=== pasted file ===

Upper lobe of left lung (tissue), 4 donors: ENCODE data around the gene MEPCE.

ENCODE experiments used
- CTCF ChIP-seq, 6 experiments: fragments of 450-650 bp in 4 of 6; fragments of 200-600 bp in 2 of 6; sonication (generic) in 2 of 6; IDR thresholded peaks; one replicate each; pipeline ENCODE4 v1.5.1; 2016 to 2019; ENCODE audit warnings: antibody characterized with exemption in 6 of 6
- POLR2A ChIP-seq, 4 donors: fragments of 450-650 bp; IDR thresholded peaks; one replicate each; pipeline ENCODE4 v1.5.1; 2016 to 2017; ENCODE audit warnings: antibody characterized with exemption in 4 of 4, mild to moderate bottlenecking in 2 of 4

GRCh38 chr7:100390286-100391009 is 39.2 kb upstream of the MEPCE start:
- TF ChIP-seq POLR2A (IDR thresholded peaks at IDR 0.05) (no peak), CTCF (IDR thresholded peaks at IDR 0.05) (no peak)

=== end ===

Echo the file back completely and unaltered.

Upper lobe of left lung (tissue), 4 donors: ENCODE data around the gene MEPCE.

ENCODE experiments used
- CTCF ChIP-seq, 6 experiments: fragments of 450-650 bp in 4 of 6; fragments of 200-600 bp in 2 of 6; sonication (generic) in 2 of 6; IDR thresholded peaks; one replicate each; pipeline ENCODE4 v1.5.1; 2016 to 2019; ENCODE audit warnings: antibody characterized with exemption in 6 of 6
- POLR2A ChIP-seq, 4 donors: fragments of 450-650 bp; IDR thresholded peaks; one replicate each; pipeline ENCODE4 v1.5.1; 2016 to 2017; ENCODE audit warnings: antibody characterized with exemption in 4 of 4, mild to moderate bottlenecking in 2 of 4

GRCh38 chr7:100390286-100391009 is 39.2 kb upstream of the MEPCE start:
- TF ChIP-seq POLR2A (IDR thresholded peaks at IDR 0.05) (no peak), CTCF (IDR thresholded peaks at IDR 0.05) (no peak)